Major challenged to disown the 'demon'

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The Independent Online
The Prime Minister last night was challenged by Labour to disown the "demon Blair" advertisements ordered by Conservative Party chairman, Dr Brian Mawhinney, portraying the Labour leader with Satanic red eyes.

Tory MPs also privately said they were uneasy about the advertisements, which were attacked by Peter Mandelson, the head of Labour's election campaign, as some of the crudest negative campaigning ever seen in British politics.

The backlash against the advertisements may help Labour overcome the more serious damage caused by Clare Short's attack on the forces "in the dark" behind Mr Blair as Labour's old guard joined in her criticism. Ms Short's aides rejected reports that she would retire from politics over the row.

Mr Mandelson, believed to be a target for some of Ms Short's criticism of "spin doctors", warned that the campaign would backfire on the Tories.

"What little bit of good news they have had last week has gone to their heads and they have lost any sense of decency or judgement. It is vicious and nasty, and is final confirmation of the sort of negative campaign they are running.

"It will harden up attitudes of some of their own supporters, but the general public will be disgusted by it. I firmly believe it will backfire. We have seen two opinion polls showing that the New Labour New Danger campaign is pushing voters towards Labour. This advertisement will increase that trend."

Mr Mandelson said the Tory chairman had "overreached himself" with the "vicious and nasty" attack on Mr Blair aimed at exploiting Clare Short's outburst against his leadership.

He said Mr Major should disown the campaign ordered while he was on holiday from MC Saatchi, one of the Tories' advertising agencies.

"There has never been an advertisement of any sort of political communication like in Britain before now. Not even the Conservatives under Norman Tebbit would have dreamt of placing advertisements like this.

"It is something which the Prime Minister should condemn and take steps to stop as soon as he returns from holiday."

Labour Deputy Leader, John Prescott, said: "The Tory campaign of lies and vilification has now become utterly pathetic.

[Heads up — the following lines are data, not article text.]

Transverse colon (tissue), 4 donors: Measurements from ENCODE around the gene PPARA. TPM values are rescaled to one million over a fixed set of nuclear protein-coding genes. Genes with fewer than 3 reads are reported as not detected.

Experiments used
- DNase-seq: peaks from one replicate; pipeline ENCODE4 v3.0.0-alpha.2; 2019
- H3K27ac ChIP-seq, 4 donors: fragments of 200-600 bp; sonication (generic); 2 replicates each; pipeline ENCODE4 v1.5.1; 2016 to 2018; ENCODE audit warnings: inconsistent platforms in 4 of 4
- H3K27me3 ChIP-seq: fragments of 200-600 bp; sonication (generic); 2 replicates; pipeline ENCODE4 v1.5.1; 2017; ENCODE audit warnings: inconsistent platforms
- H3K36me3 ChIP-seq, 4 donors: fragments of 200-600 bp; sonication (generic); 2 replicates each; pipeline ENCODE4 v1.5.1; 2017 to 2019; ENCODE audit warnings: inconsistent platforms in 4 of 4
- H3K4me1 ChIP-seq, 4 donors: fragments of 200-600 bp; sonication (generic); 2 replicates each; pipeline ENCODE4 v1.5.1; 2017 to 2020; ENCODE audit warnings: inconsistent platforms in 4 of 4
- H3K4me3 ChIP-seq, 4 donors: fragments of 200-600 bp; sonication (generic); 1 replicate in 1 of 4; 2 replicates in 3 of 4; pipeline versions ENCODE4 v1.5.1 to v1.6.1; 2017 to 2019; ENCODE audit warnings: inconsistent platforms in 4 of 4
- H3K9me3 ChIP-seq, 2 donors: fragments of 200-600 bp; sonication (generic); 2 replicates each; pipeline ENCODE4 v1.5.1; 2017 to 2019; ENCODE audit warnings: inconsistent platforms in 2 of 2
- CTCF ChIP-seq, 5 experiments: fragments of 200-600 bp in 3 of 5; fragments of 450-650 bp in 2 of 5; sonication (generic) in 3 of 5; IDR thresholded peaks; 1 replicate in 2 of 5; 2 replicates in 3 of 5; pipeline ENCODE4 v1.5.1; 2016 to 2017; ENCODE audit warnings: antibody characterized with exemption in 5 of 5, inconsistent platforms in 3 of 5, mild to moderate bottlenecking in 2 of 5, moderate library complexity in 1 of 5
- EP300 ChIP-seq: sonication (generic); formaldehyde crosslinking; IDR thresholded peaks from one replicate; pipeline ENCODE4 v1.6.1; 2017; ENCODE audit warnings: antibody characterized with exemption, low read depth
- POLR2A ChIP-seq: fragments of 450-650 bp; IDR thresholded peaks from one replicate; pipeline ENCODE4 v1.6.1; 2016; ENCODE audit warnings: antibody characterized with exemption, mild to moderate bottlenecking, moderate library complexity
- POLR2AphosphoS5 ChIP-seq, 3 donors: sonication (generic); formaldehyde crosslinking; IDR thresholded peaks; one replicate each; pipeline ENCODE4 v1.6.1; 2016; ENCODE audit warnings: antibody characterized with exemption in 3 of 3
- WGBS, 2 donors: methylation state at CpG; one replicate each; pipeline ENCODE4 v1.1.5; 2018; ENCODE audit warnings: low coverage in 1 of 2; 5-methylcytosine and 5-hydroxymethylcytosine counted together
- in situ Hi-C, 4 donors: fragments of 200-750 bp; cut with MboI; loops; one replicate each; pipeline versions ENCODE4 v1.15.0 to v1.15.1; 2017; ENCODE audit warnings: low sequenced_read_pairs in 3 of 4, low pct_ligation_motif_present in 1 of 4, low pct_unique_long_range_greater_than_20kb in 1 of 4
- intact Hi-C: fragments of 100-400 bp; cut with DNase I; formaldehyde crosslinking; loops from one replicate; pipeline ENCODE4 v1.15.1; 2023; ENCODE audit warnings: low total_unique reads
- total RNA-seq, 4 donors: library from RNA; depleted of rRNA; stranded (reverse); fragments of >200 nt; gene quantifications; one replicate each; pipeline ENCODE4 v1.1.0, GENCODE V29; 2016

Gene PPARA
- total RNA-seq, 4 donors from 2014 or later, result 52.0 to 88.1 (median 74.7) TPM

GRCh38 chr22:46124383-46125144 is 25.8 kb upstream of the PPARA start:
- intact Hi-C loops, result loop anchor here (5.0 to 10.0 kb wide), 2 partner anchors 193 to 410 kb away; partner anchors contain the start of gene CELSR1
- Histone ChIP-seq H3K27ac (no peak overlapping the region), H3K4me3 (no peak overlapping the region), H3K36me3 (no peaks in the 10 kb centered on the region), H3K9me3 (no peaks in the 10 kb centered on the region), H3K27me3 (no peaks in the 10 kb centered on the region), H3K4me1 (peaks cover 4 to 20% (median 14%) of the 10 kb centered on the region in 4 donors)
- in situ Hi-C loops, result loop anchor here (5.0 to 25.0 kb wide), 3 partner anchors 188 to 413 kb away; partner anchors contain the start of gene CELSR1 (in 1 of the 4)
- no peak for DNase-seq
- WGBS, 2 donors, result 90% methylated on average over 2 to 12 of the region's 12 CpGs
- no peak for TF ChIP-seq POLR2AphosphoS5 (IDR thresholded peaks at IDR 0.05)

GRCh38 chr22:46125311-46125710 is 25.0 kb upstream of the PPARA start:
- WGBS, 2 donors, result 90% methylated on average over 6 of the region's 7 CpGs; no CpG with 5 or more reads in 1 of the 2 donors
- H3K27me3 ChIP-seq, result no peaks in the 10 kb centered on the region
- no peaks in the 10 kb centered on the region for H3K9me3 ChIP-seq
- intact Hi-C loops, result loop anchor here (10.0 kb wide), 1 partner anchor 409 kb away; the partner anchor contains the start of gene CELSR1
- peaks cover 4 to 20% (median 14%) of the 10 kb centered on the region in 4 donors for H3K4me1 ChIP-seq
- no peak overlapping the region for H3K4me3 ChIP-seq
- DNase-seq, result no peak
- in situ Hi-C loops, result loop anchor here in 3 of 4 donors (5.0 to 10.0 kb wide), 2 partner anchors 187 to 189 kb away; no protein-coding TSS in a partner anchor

"A party that wastes millions of pounds from secret sources on this sort of rubbish has no right to govern this country."

Mr Prescott has privately warned Mr Blair that he faces trouble ahead, unless he slows down the pace of policy change. Labour traditionalists joined in the criticism yesterday. Roy Hattersley, the former deputy leader, said in the Observer: "The genie is out of the bottle. No matter how hard he tries, Peter Mandelson - whom Clare would have done better to name - cannot squeeze him back ... Labour needs to take this Grand Remonstrance seriously. Rightly or wrongly, Clare said what a lot of rank-and-file members are thinking."

Mr Hattersley, who is stepping down at the election, said Ms Short's greatest mistake was in denying there were policy differences with Mr Blair. "Clare, like me, believes people on higher incomes should pay more tax in order to finance improved services for the disadvantaged. Blair does not."

Peter Shore, a former shadow Chancellor, said it was no good "pretending" the party was no longer interested in tax and redistribution of wealth.

Mr Shore said Labour's spin doctors were "wrong" to try to bury the old Labour "tax and spend" image for fear of frightening voters.

Defence Secretary, Michael Portillo said: "Peter Shore's remark is another candid admission of the truth that we all know: that Labour stands for higher public spending and higher taxes.

"With each day that passes Labour's true agenda is laid increasingly bare, and the party is splitting into warring factions that no soundbite can hold together."

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